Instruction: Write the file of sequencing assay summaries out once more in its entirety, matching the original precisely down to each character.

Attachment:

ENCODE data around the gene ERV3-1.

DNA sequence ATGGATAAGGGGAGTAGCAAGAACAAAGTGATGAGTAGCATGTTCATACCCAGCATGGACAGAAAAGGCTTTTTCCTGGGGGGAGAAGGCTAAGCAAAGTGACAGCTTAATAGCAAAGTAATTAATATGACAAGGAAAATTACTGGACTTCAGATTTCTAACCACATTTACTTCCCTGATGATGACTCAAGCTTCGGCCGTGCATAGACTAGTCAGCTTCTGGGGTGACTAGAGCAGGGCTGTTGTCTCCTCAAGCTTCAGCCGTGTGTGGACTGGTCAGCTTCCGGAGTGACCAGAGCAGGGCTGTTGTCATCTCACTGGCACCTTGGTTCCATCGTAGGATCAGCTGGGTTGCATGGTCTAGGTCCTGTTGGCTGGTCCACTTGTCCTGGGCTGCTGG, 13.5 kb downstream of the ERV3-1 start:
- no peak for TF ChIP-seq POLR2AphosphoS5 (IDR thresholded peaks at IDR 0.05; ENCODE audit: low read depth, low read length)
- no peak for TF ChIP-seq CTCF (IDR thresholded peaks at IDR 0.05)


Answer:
ENCODE data around the gene ERV3-1.

DNA sequence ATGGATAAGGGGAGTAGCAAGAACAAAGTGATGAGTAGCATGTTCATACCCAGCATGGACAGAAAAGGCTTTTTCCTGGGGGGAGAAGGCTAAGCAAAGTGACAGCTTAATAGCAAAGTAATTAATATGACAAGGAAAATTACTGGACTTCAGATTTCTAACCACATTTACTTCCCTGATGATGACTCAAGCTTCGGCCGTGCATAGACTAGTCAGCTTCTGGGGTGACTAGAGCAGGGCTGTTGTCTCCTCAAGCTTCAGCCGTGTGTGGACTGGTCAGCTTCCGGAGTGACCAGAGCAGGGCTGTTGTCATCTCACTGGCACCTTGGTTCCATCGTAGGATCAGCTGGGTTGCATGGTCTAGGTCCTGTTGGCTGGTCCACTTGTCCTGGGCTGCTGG, 13.5 kb downstream of the ERV3-1 start:
- no peak for TF ChIP-seq POLR2AphosphoS5 (IDR thresholded peaks at IDR 0.05; ENCODE audit: low read depth, low read length)
- no peak for TF ChIP-seq CTCF (IDR thresholded peaks at IDR 0.05)